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Stephen R. Clark

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Oreland, Pennsylvania
Joined June 1996


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The Nativity


As helpless as he was,
he deserved more privacy.
Yet they gathered and stared,
not completely understanding what they saw,
just that they had to see ... 


Mary was tired and sore and a little sick.
But she had heard the heralding angels
and knew they would come, that they had to come. 
To see this new small life
that had been holy conceived inside her.
She did what she could to tidy the dusty stall,
putting fresh hay in the manger
and carefully wrapping the child
in her only spare clean skirt. There was no more,
for the time, to be done. She smiled bravely, trying
to look her best, trying to collect her thoughts
and slow her racing heart ...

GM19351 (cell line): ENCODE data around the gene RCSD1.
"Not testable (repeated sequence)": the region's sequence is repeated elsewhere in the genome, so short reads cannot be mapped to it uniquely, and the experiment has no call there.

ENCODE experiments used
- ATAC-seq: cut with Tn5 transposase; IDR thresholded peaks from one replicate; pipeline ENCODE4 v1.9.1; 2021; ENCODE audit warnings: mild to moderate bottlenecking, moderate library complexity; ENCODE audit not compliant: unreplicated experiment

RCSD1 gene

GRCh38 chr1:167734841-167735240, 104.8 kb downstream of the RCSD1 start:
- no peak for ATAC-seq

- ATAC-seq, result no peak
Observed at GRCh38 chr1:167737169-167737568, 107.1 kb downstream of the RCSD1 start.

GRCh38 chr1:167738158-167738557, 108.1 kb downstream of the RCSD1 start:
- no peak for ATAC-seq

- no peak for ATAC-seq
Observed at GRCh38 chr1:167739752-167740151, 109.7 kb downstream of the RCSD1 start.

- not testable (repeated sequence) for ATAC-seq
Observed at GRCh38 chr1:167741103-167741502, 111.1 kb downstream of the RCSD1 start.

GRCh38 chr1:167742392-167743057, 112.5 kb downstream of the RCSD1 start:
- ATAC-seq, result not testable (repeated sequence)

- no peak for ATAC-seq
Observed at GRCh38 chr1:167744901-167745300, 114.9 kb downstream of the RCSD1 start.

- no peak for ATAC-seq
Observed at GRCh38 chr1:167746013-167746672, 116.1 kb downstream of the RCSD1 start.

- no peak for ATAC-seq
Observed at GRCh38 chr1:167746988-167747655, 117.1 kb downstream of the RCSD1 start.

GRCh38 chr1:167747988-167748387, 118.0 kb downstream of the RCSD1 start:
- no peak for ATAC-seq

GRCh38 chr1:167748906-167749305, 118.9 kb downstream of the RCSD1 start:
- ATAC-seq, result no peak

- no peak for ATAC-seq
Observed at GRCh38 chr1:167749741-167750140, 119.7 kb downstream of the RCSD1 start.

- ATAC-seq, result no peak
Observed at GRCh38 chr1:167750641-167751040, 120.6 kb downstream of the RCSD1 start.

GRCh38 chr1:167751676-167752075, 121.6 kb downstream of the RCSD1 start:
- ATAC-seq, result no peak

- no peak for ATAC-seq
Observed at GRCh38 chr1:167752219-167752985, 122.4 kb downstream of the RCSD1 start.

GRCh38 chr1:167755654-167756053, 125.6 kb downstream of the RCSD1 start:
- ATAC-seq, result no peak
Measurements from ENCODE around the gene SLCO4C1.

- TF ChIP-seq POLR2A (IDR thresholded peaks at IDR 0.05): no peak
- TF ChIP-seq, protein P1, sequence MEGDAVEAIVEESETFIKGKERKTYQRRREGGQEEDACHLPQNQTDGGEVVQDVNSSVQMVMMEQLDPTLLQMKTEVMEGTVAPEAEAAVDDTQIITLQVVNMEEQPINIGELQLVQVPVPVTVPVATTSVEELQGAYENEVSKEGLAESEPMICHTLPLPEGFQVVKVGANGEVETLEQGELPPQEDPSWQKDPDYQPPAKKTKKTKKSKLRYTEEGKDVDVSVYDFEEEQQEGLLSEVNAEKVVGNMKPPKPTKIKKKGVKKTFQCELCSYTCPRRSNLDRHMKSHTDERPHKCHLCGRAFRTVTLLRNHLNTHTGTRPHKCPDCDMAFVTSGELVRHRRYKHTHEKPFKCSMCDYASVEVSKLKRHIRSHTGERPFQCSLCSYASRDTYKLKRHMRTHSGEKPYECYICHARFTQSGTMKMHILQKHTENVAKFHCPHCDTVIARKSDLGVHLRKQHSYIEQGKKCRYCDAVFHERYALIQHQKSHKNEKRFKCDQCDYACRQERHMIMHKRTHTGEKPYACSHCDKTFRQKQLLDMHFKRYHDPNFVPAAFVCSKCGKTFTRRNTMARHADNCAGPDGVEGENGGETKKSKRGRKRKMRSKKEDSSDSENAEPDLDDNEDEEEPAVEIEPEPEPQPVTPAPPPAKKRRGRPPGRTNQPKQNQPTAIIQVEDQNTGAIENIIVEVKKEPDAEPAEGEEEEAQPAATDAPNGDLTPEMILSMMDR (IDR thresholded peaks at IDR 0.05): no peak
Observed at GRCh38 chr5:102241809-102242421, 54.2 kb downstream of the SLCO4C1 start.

Joseph stood by,
beside his beloved young wife,
uncertain how to act, how to stand.
He was a father, yet not a father.
He was proud of his brave Mary, and awed
by this birth. Just moments before
she had been wracked by the shrieking pains of labor.
And above her screams and sobs, he could have sworn
he heard singing. Voices, sweet like only voices
of angels could be. Then
the child's first gasping cries
crashing against the impinging darkness.
He wasn't sure he would ever understand
what was taking place, and not sure he wanted to. 
Shifting his weight, he stood silent,
his brow creased in thought, watching
the gathering people ... 


The shepherds, gesturing from stall to sky,
began talking in quick, excited words
about what they had seen and heard in the hills.
How night turned to noon,
and of angel choirs singing tidings of joy
and birth, and the child, found just as was promised,
small, red, and wrinkled, sleeping next
to cattle and chickens ... 


It was all too amazing. Yet,
he lay quietly dozing, having just been fed,
not totally unaware of the world,
but not more so than any other newborn.
He deserved more privacy.
Yet they would never leave him alone.
But always come to him, time after time,
to adore and obey, or to mock and kill,
as the paradox of Christmas
began burning in their hearts. 









The Godtouch: Poems by Stephen R. Clark





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